The Supreme Court is reviewing the “presumption of supply” in the Misuse of Drugs Act, which presumes that anyone caught with more than 28 grams – or 10 plants or 100 cigarettes – is guilty of having it for supply unless they can prove otherwise.
Paul Rodney Hansen, 50, and another man were found at Hansen’s Glenorchy home in May 2003 manicuring a freshly harvested crop of outdoor cannabis. The cannabis weighed 1.8kg and Hansen admitted half was his, saying it was his annual supply. He was convicted in Invercargill District Court last March of possessing cannabis for supply and sentenced to three years’ jail, which was reduced to 2 1/2 years on appeal.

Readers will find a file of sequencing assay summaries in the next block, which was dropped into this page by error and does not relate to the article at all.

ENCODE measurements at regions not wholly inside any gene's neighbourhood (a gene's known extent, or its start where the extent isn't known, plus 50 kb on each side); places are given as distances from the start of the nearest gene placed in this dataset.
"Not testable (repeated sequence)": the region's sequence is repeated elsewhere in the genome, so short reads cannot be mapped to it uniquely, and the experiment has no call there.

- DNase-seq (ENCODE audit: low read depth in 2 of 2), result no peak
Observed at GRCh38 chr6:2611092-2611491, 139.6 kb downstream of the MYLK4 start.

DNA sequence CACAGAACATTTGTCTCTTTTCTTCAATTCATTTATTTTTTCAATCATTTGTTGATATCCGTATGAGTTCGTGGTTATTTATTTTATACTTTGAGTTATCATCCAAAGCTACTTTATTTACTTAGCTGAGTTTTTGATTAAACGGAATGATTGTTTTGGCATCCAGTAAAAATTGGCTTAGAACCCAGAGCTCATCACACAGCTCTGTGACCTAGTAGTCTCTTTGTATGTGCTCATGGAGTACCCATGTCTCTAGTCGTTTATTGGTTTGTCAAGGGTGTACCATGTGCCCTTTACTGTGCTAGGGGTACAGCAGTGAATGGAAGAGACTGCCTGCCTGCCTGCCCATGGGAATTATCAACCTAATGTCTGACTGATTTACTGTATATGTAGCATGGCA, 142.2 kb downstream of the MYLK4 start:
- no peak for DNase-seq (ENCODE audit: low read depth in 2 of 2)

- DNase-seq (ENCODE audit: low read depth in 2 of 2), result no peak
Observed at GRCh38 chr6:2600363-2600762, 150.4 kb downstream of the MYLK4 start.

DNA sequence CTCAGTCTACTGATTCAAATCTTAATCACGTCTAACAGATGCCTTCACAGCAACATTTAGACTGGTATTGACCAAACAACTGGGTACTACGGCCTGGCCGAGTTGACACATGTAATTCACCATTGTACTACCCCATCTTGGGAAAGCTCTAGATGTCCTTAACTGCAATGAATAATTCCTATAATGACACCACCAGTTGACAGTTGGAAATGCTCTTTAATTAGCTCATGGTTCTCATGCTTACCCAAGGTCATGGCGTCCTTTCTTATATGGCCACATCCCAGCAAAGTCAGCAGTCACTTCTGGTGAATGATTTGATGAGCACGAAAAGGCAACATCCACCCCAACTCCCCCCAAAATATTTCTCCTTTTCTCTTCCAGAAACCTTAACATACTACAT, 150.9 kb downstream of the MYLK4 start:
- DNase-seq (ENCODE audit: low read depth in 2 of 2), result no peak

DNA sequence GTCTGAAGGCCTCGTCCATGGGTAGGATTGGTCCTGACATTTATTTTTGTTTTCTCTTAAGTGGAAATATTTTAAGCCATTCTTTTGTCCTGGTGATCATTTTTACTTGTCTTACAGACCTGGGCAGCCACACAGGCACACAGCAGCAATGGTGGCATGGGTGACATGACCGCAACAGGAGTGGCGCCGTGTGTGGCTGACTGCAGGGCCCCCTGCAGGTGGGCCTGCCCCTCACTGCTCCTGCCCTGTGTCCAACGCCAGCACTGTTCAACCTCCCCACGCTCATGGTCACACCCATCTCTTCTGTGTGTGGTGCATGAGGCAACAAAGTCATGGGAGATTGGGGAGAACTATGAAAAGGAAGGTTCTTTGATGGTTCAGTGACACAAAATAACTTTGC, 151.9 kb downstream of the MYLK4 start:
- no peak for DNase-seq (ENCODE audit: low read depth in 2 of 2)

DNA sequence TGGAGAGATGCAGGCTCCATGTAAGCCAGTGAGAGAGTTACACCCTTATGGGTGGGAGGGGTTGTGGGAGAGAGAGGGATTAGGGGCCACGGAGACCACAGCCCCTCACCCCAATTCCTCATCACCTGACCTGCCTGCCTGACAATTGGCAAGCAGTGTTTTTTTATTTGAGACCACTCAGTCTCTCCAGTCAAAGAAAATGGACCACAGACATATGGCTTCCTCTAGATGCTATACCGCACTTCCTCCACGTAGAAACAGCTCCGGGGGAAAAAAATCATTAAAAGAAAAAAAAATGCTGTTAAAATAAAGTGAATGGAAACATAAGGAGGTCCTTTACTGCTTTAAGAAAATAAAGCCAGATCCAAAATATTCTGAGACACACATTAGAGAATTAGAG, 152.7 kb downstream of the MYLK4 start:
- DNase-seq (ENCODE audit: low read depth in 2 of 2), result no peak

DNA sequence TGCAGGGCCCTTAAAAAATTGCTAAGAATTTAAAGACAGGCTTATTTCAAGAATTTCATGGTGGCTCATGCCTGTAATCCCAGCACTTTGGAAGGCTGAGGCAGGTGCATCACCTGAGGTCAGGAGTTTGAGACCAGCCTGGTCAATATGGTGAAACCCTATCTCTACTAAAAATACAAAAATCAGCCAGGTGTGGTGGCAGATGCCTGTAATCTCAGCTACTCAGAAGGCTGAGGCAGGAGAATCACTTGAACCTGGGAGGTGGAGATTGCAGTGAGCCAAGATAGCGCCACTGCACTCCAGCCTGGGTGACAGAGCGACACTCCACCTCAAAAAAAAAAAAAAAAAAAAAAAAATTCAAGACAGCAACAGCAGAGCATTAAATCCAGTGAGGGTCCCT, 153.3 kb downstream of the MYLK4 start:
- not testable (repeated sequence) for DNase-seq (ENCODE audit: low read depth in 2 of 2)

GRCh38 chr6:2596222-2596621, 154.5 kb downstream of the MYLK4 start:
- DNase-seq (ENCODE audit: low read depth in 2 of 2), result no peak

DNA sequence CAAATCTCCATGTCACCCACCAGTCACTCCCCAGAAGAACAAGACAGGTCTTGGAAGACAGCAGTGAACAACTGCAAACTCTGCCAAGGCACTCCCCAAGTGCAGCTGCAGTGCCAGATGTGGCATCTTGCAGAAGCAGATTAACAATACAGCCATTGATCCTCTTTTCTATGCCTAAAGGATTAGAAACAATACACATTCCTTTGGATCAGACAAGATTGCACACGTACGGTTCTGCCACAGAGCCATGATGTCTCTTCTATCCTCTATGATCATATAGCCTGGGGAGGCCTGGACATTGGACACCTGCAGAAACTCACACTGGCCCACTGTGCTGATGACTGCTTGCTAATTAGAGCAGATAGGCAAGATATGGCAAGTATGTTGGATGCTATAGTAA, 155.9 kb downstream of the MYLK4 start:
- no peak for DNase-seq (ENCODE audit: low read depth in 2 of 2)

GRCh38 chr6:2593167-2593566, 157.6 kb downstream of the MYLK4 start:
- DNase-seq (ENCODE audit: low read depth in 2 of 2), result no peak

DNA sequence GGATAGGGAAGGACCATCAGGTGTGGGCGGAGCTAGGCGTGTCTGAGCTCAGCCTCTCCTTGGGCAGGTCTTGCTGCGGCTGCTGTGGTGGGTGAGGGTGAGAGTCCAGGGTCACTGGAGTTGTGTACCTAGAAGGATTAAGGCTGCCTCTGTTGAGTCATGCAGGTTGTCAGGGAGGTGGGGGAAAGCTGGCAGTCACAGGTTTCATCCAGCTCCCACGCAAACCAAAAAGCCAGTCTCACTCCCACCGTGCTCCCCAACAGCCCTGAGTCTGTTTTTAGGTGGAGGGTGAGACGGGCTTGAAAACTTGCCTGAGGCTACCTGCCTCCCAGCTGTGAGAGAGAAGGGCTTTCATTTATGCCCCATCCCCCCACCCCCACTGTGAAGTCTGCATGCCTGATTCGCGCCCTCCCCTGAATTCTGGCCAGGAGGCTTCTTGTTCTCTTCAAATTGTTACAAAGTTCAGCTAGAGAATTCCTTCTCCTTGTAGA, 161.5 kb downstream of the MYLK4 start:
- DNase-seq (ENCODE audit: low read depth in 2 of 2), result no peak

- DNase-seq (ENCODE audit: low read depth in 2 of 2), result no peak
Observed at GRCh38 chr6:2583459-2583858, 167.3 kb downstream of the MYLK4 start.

Hansen’s lawyer, Sonia Vidal, told the Supreme Court there was no evidence her client had been selling cannabis. She told the court laws prescribing personal use as one month’s supply were unrealistic, as a cultivator growing outdoor plants could harvest cannabis only once a year. Under the Bill of Rights Act, people accused of crimes were presumed innocent until proven guilty, she said.
The five-judge bench reserved its decision. When the decision is released, it will be made available online at the Ministry of Justice’s Judicial Decisions Online
(NORML News Autumn 2006)
UPDATE: the Supreme Court ruled in dismissing Hansen that “Even though s 6(6) of the Misuse of Drugs Act is inconsistent with the right to be presumed innocent until proved guilty according to law, and is not redeemed by s 5 of the Bill of Rights Act, s 4 of that Act requires that the appeal be dismissed.”